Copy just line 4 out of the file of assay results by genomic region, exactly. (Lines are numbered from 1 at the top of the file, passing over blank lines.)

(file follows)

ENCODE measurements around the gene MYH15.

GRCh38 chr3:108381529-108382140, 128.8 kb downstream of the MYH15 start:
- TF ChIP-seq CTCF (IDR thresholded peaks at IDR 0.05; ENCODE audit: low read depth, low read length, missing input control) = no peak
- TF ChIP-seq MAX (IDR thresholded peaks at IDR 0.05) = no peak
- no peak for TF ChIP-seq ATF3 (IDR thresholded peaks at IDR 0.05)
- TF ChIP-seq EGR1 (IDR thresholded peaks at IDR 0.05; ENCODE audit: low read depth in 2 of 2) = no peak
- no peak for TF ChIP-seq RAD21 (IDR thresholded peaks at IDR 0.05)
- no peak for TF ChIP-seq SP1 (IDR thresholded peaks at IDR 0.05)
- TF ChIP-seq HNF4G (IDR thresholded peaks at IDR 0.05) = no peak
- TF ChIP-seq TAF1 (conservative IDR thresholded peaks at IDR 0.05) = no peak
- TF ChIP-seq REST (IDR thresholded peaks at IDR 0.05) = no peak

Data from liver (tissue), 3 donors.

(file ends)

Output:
- TF ChIP-seq MAX (IDR thresholded peaks at IDR 0.05) = no peak